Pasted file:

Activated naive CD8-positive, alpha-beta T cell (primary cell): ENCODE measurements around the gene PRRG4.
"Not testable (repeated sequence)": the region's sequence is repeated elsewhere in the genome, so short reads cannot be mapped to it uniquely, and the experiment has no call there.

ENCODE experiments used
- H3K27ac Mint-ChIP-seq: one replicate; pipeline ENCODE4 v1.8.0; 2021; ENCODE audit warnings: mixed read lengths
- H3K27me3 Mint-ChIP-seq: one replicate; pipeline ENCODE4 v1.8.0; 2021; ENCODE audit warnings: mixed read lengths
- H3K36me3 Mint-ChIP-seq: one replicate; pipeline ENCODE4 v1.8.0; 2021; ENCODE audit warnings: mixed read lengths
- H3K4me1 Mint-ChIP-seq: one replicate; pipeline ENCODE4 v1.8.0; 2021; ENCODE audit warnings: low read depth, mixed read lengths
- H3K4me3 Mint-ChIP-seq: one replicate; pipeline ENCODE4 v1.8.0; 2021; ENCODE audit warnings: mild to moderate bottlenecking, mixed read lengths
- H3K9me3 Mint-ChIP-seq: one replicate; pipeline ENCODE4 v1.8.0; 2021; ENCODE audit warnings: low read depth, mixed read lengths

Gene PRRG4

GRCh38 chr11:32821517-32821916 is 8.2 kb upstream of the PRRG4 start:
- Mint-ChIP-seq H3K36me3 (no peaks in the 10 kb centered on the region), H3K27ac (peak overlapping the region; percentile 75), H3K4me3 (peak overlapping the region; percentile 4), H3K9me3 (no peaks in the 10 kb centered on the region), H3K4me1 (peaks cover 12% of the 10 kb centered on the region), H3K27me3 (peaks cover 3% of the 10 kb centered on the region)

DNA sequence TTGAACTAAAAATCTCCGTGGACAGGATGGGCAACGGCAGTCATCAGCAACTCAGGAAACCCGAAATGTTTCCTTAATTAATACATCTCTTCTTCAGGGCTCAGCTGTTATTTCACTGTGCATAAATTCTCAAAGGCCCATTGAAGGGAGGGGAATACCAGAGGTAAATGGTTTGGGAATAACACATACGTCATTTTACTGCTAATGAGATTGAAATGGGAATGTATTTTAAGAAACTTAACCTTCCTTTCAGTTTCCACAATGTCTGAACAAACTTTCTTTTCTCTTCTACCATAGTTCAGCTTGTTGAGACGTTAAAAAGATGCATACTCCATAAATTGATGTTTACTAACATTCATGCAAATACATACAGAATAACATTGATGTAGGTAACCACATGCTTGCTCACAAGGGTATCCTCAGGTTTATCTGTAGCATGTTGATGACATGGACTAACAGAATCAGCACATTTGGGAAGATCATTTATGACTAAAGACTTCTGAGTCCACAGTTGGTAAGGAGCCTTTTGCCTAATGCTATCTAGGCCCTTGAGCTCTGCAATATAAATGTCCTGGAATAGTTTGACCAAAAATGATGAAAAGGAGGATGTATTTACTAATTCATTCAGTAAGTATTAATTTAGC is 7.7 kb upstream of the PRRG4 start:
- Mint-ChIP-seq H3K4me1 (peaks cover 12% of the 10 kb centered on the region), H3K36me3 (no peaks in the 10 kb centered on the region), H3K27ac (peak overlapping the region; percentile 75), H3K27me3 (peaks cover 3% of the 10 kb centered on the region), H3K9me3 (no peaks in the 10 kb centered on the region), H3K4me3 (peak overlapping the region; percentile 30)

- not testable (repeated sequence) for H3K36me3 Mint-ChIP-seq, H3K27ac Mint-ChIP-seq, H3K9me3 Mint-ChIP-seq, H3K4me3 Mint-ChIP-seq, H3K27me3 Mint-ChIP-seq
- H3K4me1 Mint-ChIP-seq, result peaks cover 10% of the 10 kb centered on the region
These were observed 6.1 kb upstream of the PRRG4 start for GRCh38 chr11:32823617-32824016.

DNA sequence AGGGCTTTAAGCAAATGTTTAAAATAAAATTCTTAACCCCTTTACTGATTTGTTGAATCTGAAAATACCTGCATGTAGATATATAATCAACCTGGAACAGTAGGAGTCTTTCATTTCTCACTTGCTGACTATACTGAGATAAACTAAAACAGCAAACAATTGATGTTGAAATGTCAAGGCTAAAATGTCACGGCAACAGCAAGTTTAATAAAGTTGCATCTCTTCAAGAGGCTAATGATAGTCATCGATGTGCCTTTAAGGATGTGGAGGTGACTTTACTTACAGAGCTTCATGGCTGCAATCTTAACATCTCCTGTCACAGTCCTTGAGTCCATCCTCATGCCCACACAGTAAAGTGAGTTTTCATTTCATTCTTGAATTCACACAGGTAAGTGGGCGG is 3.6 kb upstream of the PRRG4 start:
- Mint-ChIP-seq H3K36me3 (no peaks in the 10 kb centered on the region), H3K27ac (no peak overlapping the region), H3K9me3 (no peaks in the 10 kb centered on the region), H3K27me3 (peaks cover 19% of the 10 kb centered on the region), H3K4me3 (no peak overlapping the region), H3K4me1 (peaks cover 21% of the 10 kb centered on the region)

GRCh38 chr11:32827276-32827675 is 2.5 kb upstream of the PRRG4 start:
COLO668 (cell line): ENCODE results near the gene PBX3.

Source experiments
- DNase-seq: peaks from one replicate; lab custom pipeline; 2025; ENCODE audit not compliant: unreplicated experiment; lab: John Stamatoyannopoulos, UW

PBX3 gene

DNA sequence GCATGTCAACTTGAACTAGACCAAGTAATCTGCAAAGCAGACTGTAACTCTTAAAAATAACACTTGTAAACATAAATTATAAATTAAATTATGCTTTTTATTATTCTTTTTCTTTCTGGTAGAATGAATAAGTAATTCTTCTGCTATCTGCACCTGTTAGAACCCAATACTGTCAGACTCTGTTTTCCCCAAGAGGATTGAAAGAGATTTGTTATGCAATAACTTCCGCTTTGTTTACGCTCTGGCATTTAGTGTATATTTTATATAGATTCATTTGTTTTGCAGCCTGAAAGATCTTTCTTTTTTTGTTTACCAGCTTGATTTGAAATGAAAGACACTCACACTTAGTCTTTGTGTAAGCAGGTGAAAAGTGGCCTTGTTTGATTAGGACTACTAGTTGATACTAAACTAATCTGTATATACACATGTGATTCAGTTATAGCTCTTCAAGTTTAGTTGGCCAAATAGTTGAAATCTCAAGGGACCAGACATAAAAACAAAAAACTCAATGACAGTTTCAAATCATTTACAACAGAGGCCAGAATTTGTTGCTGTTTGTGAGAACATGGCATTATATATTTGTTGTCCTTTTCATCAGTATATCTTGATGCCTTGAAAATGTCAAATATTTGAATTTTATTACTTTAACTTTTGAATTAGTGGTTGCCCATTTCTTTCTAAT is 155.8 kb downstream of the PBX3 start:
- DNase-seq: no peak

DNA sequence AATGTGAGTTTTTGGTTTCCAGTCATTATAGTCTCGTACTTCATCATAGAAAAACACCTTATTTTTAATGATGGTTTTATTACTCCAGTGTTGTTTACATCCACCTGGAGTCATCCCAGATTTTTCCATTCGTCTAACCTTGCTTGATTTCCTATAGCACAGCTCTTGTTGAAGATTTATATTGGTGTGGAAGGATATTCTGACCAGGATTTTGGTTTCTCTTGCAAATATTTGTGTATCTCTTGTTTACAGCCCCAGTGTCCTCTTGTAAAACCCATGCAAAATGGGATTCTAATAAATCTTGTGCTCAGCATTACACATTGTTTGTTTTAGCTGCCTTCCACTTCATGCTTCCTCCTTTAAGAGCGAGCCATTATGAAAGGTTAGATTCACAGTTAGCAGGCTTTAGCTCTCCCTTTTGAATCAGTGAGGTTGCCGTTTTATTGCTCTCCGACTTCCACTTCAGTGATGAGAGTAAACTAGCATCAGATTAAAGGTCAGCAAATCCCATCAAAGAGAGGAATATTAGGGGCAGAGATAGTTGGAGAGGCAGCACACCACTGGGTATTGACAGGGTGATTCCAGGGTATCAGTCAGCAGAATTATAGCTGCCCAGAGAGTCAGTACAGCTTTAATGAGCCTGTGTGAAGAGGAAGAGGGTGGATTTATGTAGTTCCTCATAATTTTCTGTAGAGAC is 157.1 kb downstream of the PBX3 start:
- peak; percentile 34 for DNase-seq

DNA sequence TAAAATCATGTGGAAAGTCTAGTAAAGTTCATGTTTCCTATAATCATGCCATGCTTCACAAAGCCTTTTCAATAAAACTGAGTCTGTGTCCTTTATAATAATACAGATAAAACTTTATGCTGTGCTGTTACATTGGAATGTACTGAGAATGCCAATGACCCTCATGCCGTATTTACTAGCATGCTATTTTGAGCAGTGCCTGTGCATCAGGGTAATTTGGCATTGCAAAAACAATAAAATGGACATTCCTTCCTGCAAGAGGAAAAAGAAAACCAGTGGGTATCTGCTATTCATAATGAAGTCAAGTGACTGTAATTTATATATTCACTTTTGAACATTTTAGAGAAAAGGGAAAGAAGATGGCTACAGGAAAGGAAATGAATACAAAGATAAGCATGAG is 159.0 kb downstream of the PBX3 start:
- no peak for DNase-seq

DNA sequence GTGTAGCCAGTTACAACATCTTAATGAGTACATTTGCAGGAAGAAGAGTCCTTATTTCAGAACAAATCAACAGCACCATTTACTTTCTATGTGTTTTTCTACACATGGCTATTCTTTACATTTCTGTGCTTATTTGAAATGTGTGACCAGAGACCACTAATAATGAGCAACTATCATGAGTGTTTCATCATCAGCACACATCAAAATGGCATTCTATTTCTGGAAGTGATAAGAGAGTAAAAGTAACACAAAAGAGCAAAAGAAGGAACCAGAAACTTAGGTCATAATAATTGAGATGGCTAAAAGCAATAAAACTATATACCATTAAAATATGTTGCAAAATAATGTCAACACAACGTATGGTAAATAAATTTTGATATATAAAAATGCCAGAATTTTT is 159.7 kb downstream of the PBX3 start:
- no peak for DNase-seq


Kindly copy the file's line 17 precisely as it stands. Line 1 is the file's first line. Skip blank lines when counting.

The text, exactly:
These were observed 6.1 kb upstream of the PRRG4 start for GRCh38 chr11:32823617-32824016.